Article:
Why does any team have to get rid of its good players under these conditions? I do believe much of it comes from this benighted idea: Should a team like the Chiefs become dominant it simply would not be good for the NFL. The Chiefs would be getting all that money to pay all its terrific players from the broadcasting contracts of the media world led by execs always hoping for much more success from the New Yorks and Los Angeleses and Chicagos. What? they'd cry, All that money going to the Chiefs? Look at that, what a revenue-stream KILLER: that podunk Midwest town's team has just appeared in four straight Super Bowls! What's with that?

So in a very real sense, this thing parity is sustained not as much to make sure the small market Chiefs have a little boost and can at least compete a little, but to make sure a phenomenally good Chiefs team doesn't keep a Patriots or Giants or Rams or Cowboys from appearing in Super Bowls often enough.

Yeah, more complicity even in the apparent "fairness" of it all.

Okay, I know, this is what we've got. Moaning and groaning about it won't change that. Deal with it. The Chiefs have a challenge, greater than many other teams. So what must happen in this environment? What do you need to navigate through it?

You need a skilled navigator.

This then is the transition into one of the most critical elements to overcoming Hunt. Yes there are a lot of factors involved in this, but this is one of the most important. You can say it in two words.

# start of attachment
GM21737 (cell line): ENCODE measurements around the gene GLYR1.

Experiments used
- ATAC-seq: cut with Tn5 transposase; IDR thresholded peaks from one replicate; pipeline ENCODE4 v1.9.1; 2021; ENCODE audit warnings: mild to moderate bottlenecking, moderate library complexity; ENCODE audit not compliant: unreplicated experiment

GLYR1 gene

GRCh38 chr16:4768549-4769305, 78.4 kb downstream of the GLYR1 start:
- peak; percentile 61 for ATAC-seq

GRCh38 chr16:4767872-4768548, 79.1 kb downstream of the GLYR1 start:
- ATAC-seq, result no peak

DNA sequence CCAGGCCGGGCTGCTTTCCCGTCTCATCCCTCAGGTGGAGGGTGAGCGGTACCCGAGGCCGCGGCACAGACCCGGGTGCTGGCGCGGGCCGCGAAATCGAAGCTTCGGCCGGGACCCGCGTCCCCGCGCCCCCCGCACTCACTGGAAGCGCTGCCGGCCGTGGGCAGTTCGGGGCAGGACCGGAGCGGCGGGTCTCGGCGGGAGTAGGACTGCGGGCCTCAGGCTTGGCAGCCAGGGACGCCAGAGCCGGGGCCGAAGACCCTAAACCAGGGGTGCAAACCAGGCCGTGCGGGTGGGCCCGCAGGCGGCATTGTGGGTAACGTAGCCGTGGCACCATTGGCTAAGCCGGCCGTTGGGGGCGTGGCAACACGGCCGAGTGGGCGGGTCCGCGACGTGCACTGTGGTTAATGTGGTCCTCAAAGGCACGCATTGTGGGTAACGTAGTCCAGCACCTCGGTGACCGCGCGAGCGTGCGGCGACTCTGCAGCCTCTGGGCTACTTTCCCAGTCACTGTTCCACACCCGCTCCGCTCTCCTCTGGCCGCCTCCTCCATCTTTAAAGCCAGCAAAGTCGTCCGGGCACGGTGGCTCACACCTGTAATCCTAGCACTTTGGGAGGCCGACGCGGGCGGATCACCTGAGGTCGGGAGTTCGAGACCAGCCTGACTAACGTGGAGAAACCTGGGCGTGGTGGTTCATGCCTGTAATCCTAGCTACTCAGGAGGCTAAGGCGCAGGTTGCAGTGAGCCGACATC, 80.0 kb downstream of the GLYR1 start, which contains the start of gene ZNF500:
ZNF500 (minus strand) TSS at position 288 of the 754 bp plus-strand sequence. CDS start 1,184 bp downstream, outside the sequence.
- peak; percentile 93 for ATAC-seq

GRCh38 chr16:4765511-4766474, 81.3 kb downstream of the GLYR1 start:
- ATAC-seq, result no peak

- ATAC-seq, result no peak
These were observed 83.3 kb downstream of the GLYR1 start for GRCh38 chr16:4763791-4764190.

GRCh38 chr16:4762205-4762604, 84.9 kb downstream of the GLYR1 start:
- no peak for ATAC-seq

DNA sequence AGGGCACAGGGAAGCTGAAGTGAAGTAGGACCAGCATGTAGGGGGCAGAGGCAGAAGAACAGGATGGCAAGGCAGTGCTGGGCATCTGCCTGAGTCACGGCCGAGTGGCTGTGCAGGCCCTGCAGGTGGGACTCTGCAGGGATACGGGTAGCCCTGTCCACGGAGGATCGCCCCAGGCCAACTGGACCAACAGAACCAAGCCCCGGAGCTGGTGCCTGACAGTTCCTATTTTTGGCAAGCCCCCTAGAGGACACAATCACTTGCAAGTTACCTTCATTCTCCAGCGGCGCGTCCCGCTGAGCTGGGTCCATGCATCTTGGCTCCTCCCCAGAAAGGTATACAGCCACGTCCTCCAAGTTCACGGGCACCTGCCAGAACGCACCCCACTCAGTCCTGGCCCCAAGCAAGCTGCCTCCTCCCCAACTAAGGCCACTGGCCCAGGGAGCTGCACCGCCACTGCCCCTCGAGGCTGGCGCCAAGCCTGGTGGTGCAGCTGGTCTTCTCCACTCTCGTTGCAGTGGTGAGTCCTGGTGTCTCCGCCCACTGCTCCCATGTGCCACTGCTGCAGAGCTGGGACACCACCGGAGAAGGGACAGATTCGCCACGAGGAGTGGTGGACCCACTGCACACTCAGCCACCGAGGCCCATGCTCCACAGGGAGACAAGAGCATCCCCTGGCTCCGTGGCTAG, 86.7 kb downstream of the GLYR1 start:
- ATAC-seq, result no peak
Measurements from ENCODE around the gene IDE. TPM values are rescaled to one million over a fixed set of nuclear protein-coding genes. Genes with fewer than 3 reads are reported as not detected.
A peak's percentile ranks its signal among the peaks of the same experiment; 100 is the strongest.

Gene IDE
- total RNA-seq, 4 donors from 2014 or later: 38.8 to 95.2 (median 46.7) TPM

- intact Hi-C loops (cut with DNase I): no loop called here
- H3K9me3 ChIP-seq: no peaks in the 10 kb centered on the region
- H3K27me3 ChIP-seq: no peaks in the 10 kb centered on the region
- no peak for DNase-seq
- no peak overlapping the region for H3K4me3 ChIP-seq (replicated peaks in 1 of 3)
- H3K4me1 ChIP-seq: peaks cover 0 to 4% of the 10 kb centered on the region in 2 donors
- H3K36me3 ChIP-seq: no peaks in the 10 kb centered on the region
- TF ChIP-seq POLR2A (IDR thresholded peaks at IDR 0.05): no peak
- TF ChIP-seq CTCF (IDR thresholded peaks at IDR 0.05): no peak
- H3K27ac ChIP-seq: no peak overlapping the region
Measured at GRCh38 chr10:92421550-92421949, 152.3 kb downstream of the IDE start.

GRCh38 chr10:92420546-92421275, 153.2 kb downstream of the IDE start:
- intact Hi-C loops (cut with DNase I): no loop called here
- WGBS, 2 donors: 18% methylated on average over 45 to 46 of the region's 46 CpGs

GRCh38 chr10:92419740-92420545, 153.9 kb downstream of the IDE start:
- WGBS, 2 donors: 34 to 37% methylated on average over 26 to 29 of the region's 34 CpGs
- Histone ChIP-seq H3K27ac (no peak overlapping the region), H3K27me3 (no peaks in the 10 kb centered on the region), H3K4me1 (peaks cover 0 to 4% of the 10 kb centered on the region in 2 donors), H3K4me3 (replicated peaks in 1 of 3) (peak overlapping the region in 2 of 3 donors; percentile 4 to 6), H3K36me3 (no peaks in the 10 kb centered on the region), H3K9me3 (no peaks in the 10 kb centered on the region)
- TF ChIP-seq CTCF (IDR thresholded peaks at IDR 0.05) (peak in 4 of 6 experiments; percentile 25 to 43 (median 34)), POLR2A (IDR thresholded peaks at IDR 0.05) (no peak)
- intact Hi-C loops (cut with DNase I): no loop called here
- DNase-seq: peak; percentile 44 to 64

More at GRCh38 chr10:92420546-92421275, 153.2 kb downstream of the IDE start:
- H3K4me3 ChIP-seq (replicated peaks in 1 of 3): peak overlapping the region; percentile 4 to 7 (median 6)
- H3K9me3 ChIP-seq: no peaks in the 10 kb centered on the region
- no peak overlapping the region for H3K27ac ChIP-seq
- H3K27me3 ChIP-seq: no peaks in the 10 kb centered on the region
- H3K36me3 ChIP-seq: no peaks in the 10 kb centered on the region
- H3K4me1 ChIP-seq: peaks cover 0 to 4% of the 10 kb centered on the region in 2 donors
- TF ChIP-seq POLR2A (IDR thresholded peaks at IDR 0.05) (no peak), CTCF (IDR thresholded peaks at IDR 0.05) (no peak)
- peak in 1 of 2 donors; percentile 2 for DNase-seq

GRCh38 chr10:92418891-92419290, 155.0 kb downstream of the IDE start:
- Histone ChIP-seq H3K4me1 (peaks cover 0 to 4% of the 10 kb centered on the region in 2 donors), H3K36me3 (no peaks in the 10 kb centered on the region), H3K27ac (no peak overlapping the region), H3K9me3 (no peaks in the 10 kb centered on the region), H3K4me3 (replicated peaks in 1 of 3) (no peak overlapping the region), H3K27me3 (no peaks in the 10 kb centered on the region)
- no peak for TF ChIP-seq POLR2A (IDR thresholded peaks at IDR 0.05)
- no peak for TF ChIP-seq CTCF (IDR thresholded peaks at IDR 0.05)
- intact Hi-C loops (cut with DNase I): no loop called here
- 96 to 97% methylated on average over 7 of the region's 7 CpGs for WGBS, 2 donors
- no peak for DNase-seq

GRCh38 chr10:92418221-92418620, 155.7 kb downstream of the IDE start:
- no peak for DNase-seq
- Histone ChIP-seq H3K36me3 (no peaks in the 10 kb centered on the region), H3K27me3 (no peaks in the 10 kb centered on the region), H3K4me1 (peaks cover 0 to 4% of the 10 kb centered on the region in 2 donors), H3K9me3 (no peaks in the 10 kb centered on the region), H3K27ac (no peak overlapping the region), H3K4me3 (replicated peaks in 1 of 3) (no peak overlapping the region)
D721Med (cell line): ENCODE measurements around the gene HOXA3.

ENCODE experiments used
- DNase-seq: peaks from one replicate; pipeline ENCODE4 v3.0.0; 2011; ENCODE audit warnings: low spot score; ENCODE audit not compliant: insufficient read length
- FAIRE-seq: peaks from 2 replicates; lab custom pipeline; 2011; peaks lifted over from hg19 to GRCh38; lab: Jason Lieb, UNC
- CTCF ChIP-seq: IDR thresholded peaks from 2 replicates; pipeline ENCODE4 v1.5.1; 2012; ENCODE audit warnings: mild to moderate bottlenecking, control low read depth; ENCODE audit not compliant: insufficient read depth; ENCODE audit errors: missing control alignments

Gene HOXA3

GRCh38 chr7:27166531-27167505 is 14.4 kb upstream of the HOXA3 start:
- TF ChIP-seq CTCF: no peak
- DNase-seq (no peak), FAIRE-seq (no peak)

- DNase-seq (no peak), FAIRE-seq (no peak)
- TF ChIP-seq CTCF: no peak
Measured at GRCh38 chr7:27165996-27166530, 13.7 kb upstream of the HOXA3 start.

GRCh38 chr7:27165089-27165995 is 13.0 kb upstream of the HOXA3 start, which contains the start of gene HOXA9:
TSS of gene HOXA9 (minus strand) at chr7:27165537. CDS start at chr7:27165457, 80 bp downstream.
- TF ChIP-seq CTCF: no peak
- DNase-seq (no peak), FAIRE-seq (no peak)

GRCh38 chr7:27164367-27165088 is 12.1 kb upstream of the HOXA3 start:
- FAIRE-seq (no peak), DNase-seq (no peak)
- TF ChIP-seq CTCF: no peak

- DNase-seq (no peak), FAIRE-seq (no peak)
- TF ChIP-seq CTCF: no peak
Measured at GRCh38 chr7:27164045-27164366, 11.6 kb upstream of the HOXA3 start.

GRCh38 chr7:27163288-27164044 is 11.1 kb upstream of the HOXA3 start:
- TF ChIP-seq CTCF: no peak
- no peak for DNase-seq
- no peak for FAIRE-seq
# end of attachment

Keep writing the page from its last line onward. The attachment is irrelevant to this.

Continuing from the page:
Brett Veach.

Over the past few years I raved about the work that John Dorsey had done in drafting and assembling the present Chiefs team, which is indeed actually looking pretty good. Clark summarily fired him just before the season started last year, stunning us all. He then elevated Veach to GM and we all wondered, hmm, how will he do?

We're finding out that Veach has a wealth of football experience under his belt, being with Andy Reid for years, cutting his teeth with John Dorsey. It's fun to watch him work right now, watch him take advantage of the opportunity -- and so far he's been looking pretty good. He's been boldly moving on important matters, taking care of business -- unloading Peters (controversial move), dealing Alex Smith (outstanding move), and doing everything he can with little room under that abhorrent cap as well as within the confines of the NFL's soft disdain for his small market Chiefs.

The most important factor of all, and we just have to see...

Does Brett have enough got-it to translate into Chiefs postseason wins?

Really, let's cut to the chase. Will Brett bring those things to the football field that overcome Hunt? I know it is a tall order. There are certainly a dozen other things Brett is doing as a high-energy very youthful GM. That may seem like a liability, having little experience, but again he does have the experience. There must be a reason a 39 year-old is our GM.

I'd like to think his got-it becomes Chiefs got-it.

We will definitely need a lot of it to get going on richly enjoying some magnificently delightful postseason winning.